“What I feared last May 9 was that the elections may be persecuted or turn out to be a plantsadong eleksyon,” expressed Angelica Soriano, a newly registered voter in La Trinidad, Benguet. The term plantsadong eleksyon means that the results of the elections were already made despite the actual election day.
In order for the counting process of the elections to be faster, COMELEC (Commission on Elections) has made the counting automated through Smartmatic, the provider of the software that COMELEC uses for an automated election.
Clean elections through an automated system
Many citizens say that cheating in the elections will be made easier due to the automated vote counting and due to the advanced technologies that we have. However, COMELEC ensures a clean and transparent elections this 2016.
La Trinidad Election Officer Grace Faustino ensured that the elections is honest despite the counting being automated.
First, mass deactivation was done to those who did not have their biometrics for the credibility of the elections. Thus the “no bio, no boto” policy was implemented. It means that people of legal age, registered or unregistered voter, must have their biometrics in order to vote and also to prevent from having flying voters.
Many registered voters in the past were removed from the list but it was a policy that every voter must have their biometrics. In addition, several months were given for the biometrics process and COMELEC has done their part to widely disseminate the information regarding that policy.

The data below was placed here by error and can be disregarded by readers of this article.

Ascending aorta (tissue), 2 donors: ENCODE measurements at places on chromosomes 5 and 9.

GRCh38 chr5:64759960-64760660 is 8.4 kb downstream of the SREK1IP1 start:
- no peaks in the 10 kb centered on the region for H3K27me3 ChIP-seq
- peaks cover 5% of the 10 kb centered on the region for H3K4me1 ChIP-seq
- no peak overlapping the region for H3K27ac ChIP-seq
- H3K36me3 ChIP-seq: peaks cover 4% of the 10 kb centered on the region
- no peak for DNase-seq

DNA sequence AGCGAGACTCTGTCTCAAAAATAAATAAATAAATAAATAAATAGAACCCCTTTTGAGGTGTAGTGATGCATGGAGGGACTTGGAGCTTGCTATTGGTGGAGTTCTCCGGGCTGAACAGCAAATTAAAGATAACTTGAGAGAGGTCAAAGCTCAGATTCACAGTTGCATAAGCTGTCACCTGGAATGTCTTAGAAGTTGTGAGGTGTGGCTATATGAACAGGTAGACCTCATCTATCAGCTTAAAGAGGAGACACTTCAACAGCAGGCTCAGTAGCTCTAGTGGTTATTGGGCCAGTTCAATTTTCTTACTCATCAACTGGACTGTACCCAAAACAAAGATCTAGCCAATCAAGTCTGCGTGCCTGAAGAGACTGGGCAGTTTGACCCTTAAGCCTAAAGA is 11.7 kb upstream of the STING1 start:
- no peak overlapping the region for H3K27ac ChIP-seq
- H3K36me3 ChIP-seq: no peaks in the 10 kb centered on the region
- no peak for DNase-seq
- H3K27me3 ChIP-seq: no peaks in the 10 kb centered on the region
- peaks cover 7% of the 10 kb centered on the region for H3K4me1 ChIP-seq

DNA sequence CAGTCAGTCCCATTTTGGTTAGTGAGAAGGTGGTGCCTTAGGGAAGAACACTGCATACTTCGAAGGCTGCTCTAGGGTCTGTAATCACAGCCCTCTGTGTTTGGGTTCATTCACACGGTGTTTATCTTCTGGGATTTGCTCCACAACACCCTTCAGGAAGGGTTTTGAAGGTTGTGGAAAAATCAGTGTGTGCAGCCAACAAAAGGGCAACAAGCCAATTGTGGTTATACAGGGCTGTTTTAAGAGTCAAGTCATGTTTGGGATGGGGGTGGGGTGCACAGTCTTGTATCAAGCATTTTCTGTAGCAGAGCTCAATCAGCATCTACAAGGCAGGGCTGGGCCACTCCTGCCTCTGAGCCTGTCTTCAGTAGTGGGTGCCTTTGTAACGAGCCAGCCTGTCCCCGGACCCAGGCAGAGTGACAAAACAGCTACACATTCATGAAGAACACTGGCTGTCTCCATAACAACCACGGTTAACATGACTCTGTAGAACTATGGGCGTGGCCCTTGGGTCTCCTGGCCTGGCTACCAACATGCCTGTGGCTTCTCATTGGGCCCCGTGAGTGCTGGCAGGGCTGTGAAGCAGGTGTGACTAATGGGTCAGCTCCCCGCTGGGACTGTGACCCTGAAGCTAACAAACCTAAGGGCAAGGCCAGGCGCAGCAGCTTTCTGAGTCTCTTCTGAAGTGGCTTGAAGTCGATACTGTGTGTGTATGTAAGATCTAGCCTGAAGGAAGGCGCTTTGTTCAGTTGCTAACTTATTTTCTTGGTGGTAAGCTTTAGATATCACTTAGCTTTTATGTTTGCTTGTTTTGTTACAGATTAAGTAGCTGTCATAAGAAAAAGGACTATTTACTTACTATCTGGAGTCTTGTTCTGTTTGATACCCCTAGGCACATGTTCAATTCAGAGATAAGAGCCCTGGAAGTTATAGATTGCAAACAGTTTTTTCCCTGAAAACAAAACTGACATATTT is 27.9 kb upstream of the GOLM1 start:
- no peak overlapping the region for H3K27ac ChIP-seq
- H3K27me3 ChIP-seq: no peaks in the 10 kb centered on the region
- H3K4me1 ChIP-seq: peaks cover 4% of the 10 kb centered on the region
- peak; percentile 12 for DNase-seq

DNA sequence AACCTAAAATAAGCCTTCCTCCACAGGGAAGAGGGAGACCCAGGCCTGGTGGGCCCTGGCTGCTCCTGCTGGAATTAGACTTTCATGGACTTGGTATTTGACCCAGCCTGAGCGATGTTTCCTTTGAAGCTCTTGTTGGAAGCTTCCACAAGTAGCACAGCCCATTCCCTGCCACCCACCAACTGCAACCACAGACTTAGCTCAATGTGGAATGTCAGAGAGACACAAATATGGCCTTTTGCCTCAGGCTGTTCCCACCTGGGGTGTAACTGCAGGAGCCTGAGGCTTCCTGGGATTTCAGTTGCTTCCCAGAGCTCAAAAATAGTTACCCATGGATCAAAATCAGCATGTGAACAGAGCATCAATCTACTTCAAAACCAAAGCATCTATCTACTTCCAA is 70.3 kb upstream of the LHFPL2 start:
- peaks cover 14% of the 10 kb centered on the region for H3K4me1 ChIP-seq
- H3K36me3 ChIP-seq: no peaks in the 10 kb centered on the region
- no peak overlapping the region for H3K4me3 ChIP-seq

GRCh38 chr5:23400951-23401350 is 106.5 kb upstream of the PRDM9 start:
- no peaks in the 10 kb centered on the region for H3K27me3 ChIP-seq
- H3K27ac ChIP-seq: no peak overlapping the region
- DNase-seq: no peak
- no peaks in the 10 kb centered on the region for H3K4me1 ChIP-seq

Moreover, Faustino explained that political parties did a source code review of the software that the COMELEC uses wherein Information Technology (IT) experts reviewed the software and the Vote Counting Machines (VCMs) seven months prior to the elections.
Furthermore, Faustino mentioned that upon inserting the ballot into the machine, a receipt is generated to review the votes. If there was a conflict on the receipt, then voters can use it as a basis to file a complaint.
There were also reported cases of dagdag bawas especially for the national level candidates. Faustino said that during the vote counting, corrections were inputted in the system of the software. However, it was only the correction of the letter ñ that was fixed. “Our claim in COMELEC was that the counting was not affected. However, the issue is still subject to investigation,” said Faustino.
Adrian Perez, a first time voter of La Trinidad Benguet, was very happy when his vote was successfully casted.
“Voting was a really big accomplishment for me. I did my part as a citizen of the country,” exclaimed Adrian.
The main challenge that the COMELEC faced before and during the elections was regarding persons with disabilities (PWDs) and senior citizens, Faustino explains.
Faustino stated that upon biometrics, it was already indicated in the form if the person is a PWD or if they need assistance during the elections.
“It is like they do not belong to the mainstream and they are often overlooked,” Faustino exclaimed.
Training and orientation to teachers were done on how to handle PWDs. Admittedly, COMELEC cannot implement programs regarding full guidance to PWDs and senior citizens during the elections. However, family members are allowed to guide them while casting their votes.
Furthermore, automated elections depend on electronic signals to transfer the results from the precincts to the different servers. In La Trinidad, the foggy weather can affect the transmission of the electronic signals. But it was a relief that most of the counts were already in before midnight of the elections day according to Faustino.
There were also a few counting machines that experienced minor technical difficulties but they were immediately fixed and there were contingency VCMs in case of emergencies.
According to Mariano Sison, a registered voter in La Trinidad, Benguet, the May 9 election day was a success because despite the long lines in the precincts, many of the residents in the municipality have gathered to participate in one of the most important and crucial day in Philippine history.//Ma. Amica G. Mañalac